Scotsman Grant Murray has been FD of Channel 5 since January 2001. The ACA-qualified accountant also has an MBA but his first degree was in science. He trained in the tax arm of Arthur Andersen in 1986 and got a job at Rank Group, heading the finances of United News and Media’s broadcasting and entertainment operations.

Australian-born Chris Walton has been finance director of EasyJet since 1999. Prior to joining the airline, Walton worked in the airline industry for 13 years, was a strategic planner at BP Australia, and was part of an Australian senator’s staff. The unconventional FD holds an MBA and has also obtained a pilot’s licence.

Until last year Chris Wobschall had largely spent his career in the public sector at the National Audit Office where he audited various government departments and related public bodies. CIPFA-trained Wobschall is now secretary to the industry’s new watchdog, the Accountancy Foundation, and its Review Board. During the 1990s he also worked as an accounting advisor to the Office of Telecommunications and in a UK reserved audit post at the European Court of Auditors.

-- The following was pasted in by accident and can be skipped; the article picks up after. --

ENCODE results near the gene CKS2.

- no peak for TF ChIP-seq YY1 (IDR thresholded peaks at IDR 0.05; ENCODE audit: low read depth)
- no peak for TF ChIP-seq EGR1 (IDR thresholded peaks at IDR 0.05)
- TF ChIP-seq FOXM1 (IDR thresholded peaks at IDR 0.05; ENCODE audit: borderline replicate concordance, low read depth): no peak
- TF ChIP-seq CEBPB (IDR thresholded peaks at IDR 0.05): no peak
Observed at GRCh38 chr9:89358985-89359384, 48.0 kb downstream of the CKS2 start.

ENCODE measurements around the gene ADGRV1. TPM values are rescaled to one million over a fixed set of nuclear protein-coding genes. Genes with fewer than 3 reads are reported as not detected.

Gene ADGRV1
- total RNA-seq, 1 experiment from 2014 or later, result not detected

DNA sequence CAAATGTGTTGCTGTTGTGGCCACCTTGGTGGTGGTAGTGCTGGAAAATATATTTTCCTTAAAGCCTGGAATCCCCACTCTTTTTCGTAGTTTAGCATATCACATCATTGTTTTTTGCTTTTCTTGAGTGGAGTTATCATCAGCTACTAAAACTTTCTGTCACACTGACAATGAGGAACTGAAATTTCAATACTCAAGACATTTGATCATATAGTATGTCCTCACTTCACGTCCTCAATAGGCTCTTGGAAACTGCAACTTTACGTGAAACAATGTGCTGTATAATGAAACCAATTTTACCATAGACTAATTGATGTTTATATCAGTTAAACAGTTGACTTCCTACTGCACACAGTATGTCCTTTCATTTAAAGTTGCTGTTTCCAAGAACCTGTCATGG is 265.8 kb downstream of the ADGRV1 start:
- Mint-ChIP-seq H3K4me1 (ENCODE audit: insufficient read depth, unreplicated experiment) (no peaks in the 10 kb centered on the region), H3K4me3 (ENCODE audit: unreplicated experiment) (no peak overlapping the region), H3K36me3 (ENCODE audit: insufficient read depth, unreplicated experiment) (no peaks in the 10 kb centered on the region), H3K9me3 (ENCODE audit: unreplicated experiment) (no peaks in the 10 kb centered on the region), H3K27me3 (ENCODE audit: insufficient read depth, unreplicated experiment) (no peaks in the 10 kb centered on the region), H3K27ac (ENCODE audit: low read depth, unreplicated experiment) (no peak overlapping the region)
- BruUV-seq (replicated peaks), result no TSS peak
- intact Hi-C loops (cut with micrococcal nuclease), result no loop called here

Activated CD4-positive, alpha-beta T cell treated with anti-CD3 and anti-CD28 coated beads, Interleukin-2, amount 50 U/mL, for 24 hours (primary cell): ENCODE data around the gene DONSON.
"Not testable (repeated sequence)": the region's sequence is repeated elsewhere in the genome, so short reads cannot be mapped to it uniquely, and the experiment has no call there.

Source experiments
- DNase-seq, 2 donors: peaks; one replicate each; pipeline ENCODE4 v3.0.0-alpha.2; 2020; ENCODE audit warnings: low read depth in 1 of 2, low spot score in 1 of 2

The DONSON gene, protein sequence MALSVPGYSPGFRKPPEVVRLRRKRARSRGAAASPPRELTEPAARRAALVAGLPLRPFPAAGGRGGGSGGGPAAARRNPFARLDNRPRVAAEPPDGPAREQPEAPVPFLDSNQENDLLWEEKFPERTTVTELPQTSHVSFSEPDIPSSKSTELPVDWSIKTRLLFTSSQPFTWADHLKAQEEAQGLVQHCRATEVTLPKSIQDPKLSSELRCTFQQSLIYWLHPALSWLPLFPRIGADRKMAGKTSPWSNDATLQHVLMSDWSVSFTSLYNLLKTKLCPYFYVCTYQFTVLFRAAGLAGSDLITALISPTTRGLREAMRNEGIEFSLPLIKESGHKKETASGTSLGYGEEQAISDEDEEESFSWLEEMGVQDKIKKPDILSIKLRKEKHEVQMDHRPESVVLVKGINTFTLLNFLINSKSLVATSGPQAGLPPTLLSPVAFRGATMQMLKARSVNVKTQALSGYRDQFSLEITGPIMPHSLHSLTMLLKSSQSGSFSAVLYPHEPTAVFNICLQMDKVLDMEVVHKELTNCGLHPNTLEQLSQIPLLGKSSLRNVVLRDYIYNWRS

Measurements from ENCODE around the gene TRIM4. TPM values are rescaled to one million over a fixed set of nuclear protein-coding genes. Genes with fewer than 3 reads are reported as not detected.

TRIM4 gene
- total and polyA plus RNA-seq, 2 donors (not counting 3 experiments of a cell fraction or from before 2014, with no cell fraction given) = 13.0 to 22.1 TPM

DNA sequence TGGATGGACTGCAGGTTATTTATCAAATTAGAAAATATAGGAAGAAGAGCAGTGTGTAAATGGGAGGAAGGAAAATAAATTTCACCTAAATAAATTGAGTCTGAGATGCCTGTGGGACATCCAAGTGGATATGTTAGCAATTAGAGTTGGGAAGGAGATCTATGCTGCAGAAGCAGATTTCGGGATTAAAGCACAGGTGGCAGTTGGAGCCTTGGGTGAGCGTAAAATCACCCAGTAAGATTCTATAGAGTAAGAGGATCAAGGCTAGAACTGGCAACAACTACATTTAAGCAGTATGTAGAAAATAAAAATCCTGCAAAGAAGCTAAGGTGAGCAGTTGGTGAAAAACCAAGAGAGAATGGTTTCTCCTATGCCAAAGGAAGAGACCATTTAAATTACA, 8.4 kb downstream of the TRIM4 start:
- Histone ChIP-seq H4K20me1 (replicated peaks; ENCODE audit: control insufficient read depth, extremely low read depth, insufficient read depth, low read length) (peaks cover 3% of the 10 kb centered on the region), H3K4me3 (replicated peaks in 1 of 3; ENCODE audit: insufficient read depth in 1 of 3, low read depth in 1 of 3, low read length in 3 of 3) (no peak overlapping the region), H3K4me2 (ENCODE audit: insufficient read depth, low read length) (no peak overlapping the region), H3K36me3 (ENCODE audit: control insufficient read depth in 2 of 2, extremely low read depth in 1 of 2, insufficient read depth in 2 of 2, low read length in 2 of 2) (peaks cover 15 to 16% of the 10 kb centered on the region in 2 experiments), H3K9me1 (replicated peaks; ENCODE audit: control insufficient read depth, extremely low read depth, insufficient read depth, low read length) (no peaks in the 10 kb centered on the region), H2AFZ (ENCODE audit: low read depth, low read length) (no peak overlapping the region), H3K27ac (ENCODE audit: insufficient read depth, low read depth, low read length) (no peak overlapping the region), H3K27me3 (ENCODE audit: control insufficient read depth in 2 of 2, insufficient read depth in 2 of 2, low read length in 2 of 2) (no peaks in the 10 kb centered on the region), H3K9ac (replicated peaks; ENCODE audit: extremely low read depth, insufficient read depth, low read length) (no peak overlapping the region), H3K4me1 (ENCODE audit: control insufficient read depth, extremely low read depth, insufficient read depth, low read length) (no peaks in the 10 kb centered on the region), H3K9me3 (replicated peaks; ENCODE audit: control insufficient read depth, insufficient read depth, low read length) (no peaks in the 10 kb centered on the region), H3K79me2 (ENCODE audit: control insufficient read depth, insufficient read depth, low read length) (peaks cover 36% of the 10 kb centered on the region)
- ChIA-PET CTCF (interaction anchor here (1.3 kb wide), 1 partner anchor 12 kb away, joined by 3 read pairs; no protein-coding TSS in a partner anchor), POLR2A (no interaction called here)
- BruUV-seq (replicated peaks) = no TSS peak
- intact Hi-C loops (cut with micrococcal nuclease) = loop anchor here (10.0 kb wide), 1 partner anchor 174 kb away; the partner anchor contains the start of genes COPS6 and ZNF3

Andrew Sawers has been editor of Financial Director magazine since 1997, previously he worked on Business Age and Accountancy Age. In his earlier career, he worked as a stockbroker with Phillips & Drew, now UBS Global Asset Management. This year he was named business writer of the year at the annual PPA Awards, the magazine industry’s equivalent to the Oscars.

John Court is head of the information technology faculty at the ICAEW. His work includes contributions to IT public policy and standards, technical writing, editing the faculty’s technical publications and responsibility for the work of the faculty’s technical committee, which oversees the faculty’s software information services.